Those skilled in the art will appreciate that my construction can be adapted to aircraft of 5 various types, and that various changes and modifications may be made in the preferred form of the invention illustrated herein without departing from the spirit and scope of the invention. Accordingly, it is to be understood that 7 my patent is not limited to the embodiment described herein or in any manner other than by the scope of the appended claims.

I- claim:

1. A folding wing construction for an airplane adjacent the lower section.

.',3. A folding wing construction according to claim 2 wherein means are provided for locking i the outer wing section f 4. A folding wing construction according to ;claim 3 wherein the locking means comprises means engageable with one of said disconnectable having afcenter wing section and an outer wing section and disconnectable means securing the outer wing section to the center wing section under flight conditions, said folding wing construction being separate from said disconnectable supporting means and comprising a hinge member mounted on the airplane and adapted to supportsaid outer wing section when said discontion to said hinge member, the axis of the slide meansbeing disposed substantially parallel to the longitudinal axis of saidouter wing section, the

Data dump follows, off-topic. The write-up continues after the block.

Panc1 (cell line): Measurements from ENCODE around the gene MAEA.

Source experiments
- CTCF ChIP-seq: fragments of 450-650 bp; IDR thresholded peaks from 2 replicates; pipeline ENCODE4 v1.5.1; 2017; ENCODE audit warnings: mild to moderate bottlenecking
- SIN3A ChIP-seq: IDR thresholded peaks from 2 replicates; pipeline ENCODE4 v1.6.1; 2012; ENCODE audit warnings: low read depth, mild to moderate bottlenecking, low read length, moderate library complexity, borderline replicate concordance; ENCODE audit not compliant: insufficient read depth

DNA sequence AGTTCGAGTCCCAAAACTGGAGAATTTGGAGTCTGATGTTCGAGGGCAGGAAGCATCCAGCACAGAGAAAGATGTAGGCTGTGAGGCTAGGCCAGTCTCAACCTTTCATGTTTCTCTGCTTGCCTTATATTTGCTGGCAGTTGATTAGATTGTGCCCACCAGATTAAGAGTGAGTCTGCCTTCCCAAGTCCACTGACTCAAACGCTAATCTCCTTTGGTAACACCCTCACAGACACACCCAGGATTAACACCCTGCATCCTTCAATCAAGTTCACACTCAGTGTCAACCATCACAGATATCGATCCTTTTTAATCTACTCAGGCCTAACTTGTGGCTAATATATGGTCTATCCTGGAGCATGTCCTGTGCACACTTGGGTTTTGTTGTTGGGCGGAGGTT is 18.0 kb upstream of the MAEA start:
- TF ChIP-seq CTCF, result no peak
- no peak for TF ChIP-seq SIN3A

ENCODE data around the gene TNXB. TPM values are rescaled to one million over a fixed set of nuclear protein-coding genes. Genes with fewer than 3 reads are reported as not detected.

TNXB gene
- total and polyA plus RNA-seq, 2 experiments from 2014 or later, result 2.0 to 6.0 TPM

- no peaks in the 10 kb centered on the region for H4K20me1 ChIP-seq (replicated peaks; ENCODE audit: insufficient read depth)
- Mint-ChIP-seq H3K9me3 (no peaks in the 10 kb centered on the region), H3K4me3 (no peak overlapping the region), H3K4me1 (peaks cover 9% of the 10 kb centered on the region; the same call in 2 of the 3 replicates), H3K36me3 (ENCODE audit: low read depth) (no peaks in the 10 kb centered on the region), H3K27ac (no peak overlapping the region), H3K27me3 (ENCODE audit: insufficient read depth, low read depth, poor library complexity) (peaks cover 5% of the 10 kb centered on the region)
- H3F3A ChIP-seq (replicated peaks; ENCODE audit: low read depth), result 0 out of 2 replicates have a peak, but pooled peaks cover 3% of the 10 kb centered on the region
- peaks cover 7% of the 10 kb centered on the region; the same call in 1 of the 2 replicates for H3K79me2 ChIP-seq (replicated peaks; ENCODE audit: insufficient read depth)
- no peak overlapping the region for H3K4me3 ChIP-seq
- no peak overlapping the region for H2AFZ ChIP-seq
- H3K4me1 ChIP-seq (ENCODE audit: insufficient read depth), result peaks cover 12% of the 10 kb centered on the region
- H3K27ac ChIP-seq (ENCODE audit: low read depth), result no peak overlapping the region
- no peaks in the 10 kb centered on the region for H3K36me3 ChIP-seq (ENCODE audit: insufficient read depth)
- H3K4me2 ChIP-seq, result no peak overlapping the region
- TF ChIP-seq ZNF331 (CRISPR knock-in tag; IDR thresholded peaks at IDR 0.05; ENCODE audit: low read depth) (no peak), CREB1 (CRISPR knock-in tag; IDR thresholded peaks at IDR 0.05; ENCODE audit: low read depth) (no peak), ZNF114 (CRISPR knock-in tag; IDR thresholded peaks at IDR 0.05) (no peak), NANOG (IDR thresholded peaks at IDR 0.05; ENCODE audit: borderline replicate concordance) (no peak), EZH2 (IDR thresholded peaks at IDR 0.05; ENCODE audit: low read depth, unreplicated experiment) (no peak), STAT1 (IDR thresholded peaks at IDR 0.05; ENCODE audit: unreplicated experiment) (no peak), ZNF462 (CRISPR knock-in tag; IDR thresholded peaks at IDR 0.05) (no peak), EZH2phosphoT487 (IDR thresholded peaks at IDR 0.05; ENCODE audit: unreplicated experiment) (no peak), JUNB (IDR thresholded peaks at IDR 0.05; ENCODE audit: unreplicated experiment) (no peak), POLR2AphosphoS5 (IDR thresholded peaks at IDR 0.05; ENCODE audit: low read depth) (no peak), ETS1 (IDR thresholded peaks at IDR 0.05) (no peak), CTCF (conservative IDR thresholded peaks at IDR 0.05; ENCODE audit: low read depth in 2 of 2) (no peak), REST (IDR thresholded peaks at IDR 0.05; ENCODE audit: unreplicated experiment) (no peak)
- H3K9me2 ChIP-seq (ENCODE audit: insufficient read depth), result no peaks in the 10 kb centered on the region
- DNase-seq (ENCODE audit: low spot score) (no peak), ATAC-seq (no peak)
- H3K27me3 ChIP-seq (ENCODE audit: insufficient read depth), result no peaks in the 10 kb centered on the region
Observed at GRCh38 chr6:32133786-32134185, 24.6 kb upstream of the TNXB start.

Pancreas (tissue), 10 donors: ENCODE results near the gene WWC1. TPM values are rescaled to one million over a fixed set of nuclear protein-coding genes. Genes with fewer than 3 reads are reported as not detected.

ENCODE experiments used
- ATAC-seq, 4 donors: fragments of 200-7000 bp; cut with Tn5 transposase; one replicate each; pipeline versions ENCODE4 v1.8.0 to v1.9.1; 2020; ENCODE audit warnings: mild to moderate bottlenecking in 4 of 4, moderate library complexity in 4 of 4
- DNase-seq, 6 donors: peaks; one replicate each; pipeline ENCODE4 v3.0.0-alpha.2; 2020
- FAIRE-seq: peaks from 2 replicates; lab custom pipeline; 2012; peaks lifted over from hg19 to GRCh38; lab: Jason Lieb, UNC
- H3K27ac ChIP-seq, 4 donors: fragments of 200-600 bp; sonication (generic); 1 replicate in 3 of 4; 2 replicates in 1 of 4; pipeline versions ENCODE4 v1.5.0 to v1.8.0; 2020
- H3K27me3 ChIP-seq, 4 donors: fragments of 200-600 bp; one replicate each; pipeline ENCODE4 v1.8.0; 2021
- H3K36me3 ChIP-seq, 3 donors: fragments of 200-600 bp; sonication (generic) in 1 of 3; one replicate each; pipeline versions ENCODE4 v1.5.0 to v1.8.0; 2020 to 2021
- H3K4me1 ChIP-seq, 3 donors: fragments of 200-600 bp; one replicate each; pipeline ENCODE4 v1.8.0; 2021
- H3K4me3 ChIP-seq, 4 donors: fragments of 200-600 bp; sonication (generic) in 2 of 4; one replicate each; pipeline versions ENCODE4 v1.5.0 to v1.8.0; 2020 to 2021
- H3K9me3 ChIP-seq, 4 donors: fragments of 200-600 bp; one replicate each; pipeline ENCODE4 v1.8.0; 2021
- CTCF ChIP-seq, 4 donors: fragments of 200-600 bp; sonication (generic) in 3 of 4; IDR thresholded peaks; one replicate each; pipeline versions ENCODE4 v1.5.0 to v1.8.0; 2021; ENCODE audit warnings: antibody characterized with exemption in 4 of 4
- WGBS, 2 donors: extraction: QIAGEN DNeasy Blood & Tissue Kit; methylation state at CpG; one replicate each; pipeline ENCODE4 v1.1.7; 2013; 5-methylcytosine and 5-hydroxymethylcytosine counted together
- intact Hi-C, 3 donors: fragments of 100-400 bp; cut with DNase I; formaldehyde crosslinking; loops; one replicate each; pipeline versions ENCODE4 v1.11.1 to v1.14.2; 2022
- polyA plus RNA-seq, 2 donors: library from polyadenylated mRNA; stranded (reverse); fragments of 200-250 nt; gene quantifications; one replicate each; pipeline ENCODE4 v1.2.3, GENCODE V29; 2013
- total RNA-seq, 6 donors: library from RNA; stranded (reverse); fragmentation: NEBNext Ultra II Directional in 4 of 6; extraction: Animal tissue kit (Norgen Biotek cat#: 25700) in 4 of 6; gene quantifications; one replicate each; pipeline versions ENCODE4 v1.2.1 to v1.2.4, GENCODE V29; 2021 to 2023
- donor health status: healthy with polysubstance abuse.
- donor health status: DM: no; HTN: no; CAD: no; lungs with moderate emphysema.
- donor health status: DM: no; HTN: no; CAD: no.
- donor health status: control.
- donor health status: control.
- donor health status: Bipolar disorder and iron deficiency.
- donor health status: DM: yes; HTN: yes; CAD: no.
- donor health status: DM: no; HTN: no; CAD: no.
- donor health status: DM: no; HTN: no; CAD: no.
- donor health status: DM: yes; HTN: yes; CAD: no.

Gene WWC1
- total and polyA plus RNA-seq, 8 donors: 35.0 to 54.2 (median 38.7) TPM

slide means on said outer wing section and on said hinge member being rotatable relative to each other about said axis when said disconnectable means are disconnected, and means for pivotallv connecting said hinge member to said center wing section whereby to permit said outer 'wing' section to be swung bodily relative to said center wingsection about a vertical axis into a position lying generally parallel to the longitudinal axis of said airplane. 2. A folding wing construction according to claim 1 wherein the hinge member constitutes a triangular member extending within the outer wing section with said axis of the Slide means surface of said outer wing in folded position.